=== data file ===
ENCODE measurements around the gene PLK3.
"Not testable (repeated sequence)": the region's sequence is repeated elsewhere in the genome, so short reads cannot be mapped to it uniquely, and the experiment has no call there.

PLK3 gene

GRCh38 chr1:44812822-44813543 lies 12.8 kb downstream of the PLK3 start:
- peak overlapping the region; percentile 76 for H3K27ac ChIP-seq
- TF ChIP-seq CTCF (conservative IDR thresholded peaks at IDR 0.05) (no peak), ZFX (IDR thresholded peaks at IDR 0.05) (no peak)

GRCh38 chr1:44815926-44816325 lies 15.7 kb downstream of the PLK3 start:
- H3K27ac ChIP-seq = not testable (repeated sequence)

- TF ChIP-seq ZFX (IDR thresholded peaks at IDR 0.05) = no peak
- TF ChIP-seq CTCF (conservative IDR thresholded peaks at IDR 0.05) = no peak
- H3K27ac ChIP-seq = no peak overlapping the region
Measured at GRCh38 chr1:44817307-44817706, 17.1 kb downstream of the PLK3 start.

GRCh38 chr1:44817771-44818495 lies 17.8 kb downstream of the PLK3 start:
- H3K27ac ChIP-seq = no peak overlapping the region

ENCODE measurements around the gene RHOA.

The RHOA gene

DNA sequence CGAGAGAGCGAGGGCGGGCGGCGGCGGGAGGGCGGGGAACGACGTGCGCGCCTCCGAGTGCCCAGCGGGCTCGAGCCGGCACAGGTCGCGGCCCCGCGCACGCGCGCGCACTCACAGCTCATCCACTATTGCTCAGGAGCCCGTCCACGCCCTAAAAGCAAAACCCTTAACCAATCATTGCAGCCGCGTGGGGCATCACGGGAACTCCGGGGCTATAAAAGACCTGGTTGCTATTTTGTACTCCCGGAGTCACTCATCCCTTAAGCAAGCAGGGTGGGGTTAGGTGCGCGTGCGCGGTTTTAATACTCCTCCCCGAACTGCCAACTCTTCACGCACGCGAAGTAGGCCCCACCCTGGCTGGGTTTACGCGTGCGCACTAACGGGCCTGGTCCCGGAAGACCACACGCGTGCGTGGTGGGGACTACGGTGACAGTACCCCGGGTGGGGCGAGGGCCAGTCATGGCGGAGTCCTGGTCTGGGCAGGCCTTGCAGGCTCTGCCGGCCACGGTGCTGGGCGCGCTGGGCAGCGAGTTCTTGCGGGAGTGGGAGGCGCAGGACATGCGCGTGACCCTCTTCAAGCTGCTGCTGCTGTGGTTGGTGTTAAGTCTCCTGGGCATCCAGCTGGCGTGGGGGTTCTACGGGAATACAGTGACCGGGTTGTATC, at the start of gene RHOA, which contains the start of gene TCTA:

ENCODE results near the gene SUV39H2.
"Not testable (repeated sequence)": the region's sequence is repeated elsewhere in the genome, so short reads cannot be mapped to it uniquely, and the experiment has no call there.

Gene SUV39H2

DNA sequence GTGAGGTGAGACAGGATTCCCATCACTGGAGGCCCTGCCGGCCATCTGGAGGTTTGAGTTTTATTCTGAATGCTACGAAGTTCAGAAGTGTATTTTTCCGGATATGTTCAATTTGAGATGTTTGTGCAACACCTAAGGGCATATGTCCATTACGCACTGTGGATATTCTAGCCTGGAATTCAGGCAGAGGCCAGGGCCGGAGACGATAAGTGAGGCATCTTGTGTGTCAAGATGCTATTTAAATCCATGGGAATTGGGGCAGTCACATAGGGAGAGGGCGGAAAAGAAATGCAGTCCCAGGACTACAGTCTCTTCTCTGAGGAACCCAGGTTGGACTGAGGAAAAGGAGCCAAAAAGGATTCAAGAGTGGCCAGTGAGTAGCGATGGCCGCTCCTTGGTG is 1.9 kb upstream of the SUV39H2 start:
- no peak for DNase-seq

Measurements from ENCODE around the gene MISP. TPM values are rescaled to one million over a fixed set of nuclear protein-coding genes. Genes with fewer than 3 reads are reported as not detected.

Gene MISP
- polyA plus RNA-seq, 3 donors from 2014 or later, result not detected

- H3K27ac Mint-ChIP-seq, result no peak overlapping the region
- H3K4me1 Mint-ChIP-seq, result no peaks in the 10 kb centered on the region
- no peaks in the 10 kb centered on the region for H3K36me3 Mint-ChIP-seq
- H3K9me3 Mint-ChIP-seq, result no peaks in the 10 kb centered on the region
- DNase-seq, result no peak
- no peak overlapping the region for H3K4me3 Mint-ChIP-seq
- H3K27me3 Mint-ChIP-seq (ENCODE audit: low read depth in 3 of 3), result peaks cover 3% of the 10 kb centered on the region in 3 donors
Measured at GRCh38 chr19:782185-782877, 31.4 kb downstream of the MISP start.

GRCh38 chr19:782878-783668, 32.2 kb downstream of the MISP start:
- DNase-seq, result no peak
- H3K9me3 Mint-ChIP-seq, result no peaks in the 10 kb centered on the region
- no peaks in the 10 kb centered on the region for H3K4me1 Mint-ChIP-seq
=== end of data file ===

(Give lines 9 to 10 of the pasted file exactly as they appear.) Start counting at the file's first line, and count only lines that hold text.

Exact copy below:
- TF ChIP-seq ZFX (IDR thresholded peaks at IDR 0.05) = no peak
- TF ChIP-seq CTCF (conservative IDR thresholded peaks at IDR 0.05) = no peak